Man with ‘large cauliflower-like mass’ on his penis diagnosed with rare cancerous tumour

A 39-year-old West Virginian man was diagnosed with a rare, aggressive tumour growing in his groin. 

The unidentified man, whose case was published in Urology Case Reports by doctors from Marshall University in Huntington, was travelling when he was pulled over by police officers who noticed the unusually ‘large bulge in his pants', the report mentions. 

It is unclear why the man was pulled over and whether the officers asked to physically see the growth, or if he simply told them about his ailment. The incident, however, prompted him to go to a hospital to have the tumour checked out. 

Ruined sex life

The man revealed that the ‘large cauliflower-like mass’ had ruined his sex life.

The report shows a graphic image, released by Dr Anthony El Khoury and colleagues, of the tumour and explains how it had spread ‘erratically and rapidly’, but does not mention how long the man had been suffering with the growth.

The man had to undergo two rounds of extensive surgery, followed by chemotherapy to shrink the growths. His case was particularly tricky as the growths were close to his urethra, but he eventually recovered and fortunately retained his penis.

“Like most people, our patient wanted to fight for penile preservation. His quality of life had been heavily impacted by the tumour, especially since he had not experienced intimacy with his partner for years, due to his medical condition,” the doctors wrote.

Buschke-Löwenstein tumour

The tumour that the man had developed is known as a Buschke-Löwenstein tumour (BLT), and is ‘characterised by being a low-grade tumour,’ the doctors wrote. This means that the cancer is not deadly. It is also known as Giant Condyloma Acuminatum and is more prevalent in men than women.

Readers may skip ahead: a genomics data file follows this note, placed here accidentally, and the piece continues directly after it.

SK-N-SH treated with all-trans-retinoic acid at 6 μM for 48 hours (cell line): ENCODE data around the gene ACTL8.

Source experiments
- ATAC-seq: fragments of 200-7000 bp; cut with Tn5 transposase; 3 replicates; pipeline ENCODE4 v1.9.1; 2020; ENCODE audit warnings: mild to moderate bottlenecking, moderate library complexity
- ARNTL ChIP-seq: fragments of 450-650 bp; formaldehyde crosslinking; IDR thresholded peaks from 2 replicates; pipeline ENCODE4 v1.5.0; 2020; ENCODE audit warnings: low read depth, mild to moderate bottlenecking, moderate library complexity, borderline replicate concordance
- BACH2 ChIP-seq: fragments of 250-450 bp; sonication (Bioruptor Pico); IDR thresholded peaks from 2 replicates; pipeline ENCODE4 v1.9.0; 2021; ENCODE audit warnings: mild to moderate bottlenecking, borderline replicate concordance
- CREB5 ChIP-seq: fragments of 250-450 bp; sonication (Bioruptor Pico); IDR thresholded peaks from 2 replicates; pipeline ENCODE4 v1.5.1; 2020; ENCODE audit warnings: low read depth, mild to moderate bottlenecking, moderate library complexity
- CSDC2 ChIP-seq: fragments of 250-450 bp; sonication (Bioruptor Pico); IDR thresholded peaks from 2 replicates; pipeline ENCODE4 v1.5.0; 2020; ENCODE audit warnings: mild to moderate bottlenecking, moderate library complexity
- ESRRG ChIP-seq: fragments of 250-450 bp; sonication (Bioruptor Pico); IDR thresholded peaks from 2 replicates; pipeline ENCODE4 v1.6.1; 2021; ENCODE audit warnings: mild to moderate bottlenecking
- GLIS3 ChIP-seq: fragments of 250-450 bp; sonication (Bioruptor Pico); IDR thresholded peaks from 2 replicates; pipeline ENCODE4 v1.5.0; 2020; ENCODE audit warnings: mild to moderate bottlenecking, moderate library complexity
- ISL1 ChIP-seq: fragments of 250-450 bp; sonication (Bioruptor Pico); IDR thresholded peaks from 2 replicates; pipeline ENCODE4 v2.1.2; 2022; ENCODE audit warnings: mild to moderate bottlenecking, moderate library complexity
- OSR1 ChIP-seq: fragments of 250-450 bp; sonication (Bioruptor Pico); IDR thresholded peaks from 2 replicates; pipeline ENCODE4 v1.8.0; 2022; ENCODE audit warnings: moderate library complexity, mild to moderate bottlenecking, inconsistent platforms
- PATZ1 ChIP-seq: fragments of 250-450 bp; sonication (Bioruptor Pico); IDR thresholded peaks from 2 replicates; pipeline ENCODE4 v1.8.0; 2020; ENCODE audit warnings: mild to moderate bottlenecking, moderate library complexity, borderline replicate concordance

According to the report, risk factors for this type of cancer include:

  • Smoking
  • Being uncircumcised
  • Having one's first sexual experience at the age of 16 or younger

According to a 2019 article in the International Journal of STD & AIDS, warts are caused by human papillomavirus (HPV) and constitute the most common sexually transmitted infection (STI), and commonly affect the groin and anus areas.

In rare cases the disease evolves into BLT. The report also mentions a case where another man presented with a similar case of penile BLT, but refused surgery. The doctors added that he recovered completely, with no recurrence after five years, following 16 weeks’ therapy with topical 5% imiquimod (a prescription medication).

Case Reports in Dermatological Medicine also reported on a case of a 65-year-old man who went to a hospital after experiencing a bloody and foul-smelling discharge from his groin for a week.

He had initially noticed a small lesion about 20 years earlier, but because it didn't bother him at that time, he did not seek medical care. It had increased in size over the years and had extended into the left groin, and it was only when blood started oozing from it and caused discomfort, that he sought medical attention.

It is uncertain how many people suffer from the disease, although one study suggests it may affect one in 1 000 people

Image: Getty

Read more on: cancer tumour rare diseases

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